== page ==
Shocking errors in auditor general’s report on B.C.’s secure supply test

Opinion: Three years into B.C.’s safer drug supply program, government is just beginning to address big problems

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VICTORIA — As BC approaches the third anniversary of the Safer Drug Supply program, a report from the auditor general arrives to explain why New Democrats are having trouble building support for the experiment.

“We found deficiencies in key areas,” said Auditor General Michael Pickup’s Tuesday report on the management of safer supply by the Health and Mental Health and Addictions ministries.

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“Specifically, ministries did not develop or implement strategies to address prominent barriers to implementation, and did not effectively report publicly on performance of the prescribed safer supply.

“For these reasons we conclude that ministries did not effectively monitor the initial province-wide implementation of the prescribed safer supply.”

Some of the rulings were shocking, given recent controversies over the distribution of safer drugs as substitutes for illicit toxic supplies.

Take, for example, the problem of diversion, when prescription and safer-supplied medications are diverted to the illicit market.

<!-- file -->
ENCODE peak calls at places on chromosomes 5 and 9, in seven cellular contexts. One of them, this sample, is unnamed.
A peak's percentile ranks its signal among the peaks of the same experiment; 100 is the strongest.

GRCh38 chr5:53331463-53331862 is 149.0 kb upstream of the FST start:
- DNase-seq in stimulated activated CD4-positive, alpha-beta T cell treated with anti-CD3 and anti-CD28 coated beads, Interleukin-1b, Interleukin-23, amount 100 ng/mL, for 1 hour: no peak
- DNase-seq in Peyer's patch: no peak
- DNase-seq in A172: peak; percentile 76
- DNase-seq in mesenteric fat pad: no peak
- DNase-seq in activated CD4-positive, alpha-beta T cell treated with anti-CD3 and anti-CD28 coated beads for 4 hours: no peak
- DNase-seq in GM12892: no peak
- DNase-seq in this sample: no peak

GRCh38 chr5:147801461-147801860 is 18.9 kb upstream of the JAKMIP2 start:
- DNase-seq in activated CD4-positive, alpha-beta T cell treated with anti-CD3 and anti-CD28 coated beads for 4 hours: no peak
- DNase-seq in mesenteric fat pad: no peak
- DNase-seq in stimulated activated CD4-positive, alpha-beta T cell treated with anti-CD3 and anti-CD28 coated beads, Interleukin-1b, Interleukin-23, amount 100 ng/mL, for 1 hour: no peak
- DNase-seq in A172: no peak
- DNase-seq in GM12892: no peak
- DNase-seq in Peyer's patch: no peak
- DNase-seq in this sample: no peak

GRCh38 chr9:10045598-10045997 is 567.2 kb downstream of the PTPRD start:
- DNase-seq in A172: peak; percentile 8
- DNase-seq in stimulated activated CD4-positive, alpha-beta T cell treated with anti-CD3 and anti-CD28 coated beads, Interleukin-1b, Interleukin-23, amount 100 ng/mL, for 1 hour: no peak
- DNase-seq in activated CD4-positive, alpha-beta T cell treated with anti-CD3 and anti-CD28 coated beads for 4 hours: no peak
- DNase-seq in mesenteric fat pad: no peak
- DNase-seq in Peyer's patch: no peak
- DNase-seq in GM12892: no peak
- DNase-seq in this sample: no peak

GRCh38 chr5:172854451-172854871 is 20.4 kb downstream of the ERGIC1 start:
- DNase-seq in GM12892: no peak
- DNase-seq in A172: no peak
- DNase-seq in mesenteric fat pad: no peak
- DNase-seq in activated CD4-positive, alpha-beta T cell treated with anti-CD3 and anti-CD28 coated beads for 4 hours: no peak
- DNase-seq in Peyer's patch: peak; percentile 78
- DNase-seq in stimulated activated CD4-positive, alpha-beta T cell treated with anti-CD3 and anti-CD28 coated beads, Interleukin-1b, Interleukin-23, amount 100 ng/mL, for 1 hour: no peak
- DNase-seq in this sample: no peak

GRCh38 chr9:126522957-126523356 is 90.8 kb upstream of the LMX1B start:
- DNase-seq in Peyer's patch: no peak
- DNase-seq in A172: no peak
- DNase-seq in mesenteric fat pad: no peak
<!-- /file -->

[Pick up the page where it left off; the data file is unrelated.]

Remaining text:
The New Democrats dismissed recent RCMP reports of significant diversions in Prince George, Campbell River and elsewhere.

The auditor general found the government has failed to control diversion, according to those on the front line of the safer supply program.

“Health system partners and some health authorities believe that communication from ministries on prescribed safer supply, specifically diversion, has been weak,” Pickup wrote.

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The Ministry of Mental Health and Addictions “has developed a reinforced monitoring plan on diversion, however they have not publicly reported that this work is underway.”

Furthermore, “there is no communication plan for ministries to publicly report the results.”

Even when the government has collected information, the auditor general found that it has been reluctant to make it public.

“There is an internal dashboard on safer prescribed supplies available to ministry staff and partners (e.g. epidemiologists from regional health authorities) with statistics for prescribers of safer prescribed supplies and customers of safer prescribed supplies” , informs.

“The ministries intended for the dashboard to be public in September 2022, but this did not occur during the audit period.”

It hasn’t happened since then either. The audit covered the first two years of the safer supply program, until June 30, 2023.

The government, responding to the auditor general’s report this week, admitted that the work is just beginning.

Pickup found that the government is overly reliant on incomplete and outdated fact sheets on the performance of the safer supply programme.